Catholic Diocese of Spokane, Washington
Official News Magazine of the Diocese of Spokane
P.O. Box 48, Spokane WA 99210
(509) 358-7340; FAX: (509) 358-7302
Camp experience helps youth bring leadership skills to parish life
by Jami LeBrun, Inland Register staff
(From the July 29, 2004 edition of the Inland Register)
The diocese’s Youth Leadership Camp offers young people opportunities for lessons in community building, personal growth, and prayer. (IR photo courtesy of Mary Boustos)
The diocese’s Parish Services Office (PSO) sponsored its annual Youth Leadership Camp June 21-25 at Pinelow Park Camp and Retreat Center in Loon Lake. Teens from all over the diocese joined together to spend time developing their leadership skills and putting those skills into practice. They left the week-long camp relaxed, refreshed and fired up about taking active roles in their parish communities.
The PSO uses the Christian Leadership Institute (CLI) program to teach teens leadership skills. CLI offers an opportunity for leadership development through an intense week-long period of learning and community living.
The program is an in-depth experience in community building, communication skills, and personal growth, which will enable each young person to take a leadership role in parish or school youth ministry. The process includes skills development, liturgy and recreation.
CLI attempts to teach teens that faith is essential to being a strong leader. “Faith and leadership skills have to be intertwined,” said Paul Mach, youth ministry consultant for the diocese and coordinator of the camp.
Teens spend time developing their leadership skills within the context of their Catholic faith. CLI fosters spiritual development through daily prayer and liturgy. Participating teens learn to lead and participate in prayer and liturgy.
“That’s a big part of being a leader. Christ is the center,” said Michaela Kearns, the youth minister from St. Joseph Parish in Colbert. Kearns spent the week at camp leading music and helping to demonstrate strong leadership skills to the teens.
The CLI program consists of various skills workshops, including leadership, communication, group dynamics, decision-making and planning. Each day participants gather in their small groups for sharing and personal reflection. They learn more about prayer, Catholic community, youth ministry, Catholic values, and affirmation. Participants practice their new skills each day through planning community liturgies, socials and other aspects of the camp.
Skills workshops, activities and group sessions were designed to help participants discover their own unique leadership skills.
“The kids learned about different types of leadership,” said Kearns. “The camp brought out a variety of leadership types. Everybody’s gifts shone.”
Rachel Thomas, a sophomore at Lewis and Clark High School in Spokane and a member of Spokane’s St. Joseph Parish, said she learned a lot at camp.
“I didn’t realize communication skills were so important,” said Thomas. “But when people aren’t listening to you, it’s really frustrating.”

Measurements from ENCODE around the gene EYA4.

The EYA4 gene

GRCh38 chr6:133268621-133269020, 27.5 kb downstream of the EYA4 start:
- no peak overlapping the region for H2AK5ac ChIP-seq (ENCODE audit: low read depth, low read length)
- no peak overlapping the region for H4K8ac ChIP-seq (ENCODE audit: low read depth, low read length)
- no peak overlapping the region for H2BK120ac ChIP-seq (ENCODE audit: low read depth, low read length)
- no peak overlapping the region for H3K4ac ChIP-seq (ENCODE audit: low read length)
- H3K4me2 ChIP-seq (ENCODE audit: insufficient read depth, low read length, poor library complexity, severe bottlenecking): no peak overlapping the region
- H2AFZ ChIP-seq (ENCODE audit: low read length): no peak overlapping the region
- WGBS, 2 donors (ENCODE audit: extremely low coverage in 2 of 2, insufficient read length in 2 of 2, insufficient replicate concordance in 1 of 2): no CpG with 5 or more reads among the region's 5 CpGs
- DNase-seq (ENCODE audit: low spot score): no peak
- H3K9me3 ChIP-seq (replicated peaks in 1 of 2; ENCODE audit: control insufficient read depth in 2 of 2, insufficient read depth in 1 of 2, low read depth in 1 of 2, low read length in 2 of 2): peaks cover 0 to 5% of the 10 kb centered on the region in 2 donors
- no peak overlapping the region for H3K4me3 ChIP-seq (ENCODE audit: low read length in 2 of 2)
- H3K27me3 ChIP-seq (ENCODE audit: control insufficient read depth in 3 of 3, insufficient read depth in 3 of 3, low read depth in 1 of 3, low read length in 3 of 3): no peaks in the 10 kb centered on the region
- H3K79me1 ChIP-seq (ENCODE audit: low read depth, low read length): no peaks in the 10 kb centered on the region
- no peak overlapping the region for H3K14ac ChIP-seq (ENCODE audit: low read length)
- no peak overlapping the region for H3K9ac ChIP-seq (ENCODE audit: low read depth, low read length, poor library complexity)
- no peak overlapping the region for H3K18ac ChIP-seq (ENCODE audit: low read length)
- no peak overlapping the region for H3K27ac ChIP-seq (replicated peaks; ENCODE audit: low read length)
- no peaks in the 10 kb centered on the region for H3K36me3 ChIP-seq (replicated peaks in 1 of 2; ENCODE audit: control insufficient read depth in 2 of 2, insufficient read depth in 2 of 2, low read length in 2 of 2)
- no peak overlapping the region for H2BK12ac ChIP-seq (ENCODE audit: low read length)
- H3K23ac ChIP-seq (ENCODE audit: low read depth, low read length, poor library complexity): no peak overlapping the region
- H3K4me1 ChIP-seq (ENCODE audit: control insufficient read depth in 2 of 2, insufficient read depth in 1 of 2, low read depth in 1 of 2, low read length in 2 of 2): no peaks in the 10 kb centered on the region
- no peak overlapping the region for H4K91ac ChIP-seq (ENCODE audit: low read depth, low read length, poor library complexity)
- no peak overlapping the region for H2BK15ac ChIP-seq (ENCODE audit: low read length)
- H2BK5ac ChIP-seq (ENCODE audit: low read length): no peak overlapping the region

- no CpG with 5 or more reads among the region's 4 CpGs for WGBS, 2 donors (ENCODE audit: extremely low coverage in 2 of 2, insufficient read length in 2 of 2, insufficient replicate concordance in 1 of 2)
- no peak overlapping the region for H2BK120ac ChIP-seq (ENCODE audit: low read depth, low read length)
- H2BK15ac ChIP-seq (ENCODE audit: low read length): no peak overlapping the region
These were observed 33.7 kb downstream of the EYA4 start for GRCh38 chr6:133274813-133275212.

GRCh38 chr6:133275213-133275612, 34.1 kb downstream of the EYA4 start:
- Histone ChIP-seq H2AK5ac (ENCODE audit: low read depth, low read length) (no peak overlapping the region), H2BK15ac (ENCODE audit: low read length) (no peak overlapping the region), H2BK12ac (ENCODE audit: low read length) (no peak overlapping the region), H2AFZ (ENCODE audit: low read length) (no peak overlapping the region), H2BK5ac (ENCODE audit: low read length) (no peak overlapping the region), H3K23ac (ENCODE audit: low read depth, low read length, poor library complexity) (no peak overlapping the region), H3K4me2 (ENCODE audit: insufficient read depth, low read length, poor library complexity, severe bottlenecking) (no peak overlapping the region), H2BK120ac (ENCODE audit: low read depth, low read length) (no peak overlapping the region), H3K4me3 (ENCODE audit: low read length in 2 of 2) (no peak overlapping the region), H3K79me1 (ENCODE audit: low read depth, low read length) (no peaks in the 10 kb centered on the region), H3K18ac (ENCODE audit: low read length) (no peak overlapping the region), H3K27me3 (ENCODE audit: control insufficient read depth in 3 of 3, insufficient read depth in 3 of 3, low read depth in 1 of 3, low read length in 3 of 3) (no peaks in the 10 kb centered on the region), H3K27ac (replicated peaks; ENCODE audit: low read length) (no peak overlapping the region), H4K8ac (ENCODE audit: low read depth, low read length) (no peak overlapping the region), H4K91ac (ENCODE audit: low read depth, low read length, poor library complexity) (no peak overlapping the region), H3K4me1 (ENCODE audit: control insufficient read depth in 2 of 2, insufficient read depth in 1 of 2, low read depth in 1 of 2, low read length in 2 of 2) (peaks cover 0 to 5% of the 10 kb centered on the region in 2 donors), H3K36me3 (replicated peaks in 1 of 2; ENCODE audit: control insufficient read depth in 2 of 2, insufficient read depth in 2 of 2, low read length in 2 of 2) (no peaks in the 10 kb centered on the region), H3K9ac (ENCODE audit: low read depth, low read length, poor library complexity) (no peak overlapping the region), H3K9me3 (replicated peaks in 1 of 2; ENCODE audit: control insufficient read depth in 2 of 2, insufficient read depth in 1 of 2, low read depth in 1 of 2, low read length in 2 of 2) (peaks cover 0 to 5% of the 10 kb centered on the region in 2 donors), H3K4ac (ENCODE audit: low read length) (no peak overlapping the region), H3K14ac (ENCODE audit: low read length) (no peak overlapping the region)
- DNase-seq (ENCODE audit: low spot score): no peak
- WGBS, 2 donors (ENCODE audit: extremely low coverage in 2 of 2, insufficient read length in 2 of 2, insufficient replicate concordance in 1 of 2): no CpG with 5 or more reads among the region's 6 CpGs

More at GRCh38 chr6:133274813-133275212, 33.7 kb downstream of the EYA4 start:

Thomas said the session will change the way she communicates.
Camp gave the teens many opportunities to demonstrate their leadership skills. They did everything from planning liturgy, to cooking meals, to waking one another up in the morning.
“My favorite part of the week was when my group had the wake up call on Wednesday morning and I got to wail on my drums at 7:15 a.m.,” said Mark Burgard, a junior at University High and a member of St. John Vianney Parish in Spokane Valley. He brought his full drum set with him for the week.
Musically inclined teens helped Kearns lead music at Masses throughout the week. Instruments included Kearns’ guitar and Burgard’s drum set, as well as bass, flute and several beautiful voices.
Adult leaders emphasized the importance of community and provided plenty of free time and activities for participants to bond with one another. Even the meals the teens prepared themselves were designed to create community.
“We had sit-down family meals,” said Mach. “We encouraged the kids to visit throughout the meal and everyone to finish at the same time.”
Grace Birrenkott, a senior at Tekoa High School, attended the week long camp and came away brimming with ideas. “I’ve learned some things to bring back to my youth group and try to get them active,” she said.
Birrenkott’s attitude is exactly what CLI camp is all about.
“We want these kids to realize when they leave that they need to take on the responsibility of being a leader, in their churches, schools, communities, neighborhoods – everywhere,” said Mach. “They’re called to be Christian leaders.”
Father Edward Marier is the new pastor of the parishes in Colton and Uniontown. The diocesan priest spent the week with campers.
“I had a great time,” he said. “It’s so nice to see high school youth who are into their faith learn to find ways to put it into action and look for different opportunities to put it into action.”
The week went smoothly; participants had fun, made new friends, and even learned a lot of new things. The diocese was geographically well represented by the teens – they came from throughout Eastern Washington to take part.
“People need to know that this camp is not just for the kids in the Diocesan Youth Conference,” Mach said. “It’s for all parish youth leaders. We want to help them to realize that they’re not the Catholics of tomorrow, they’re the Church already.”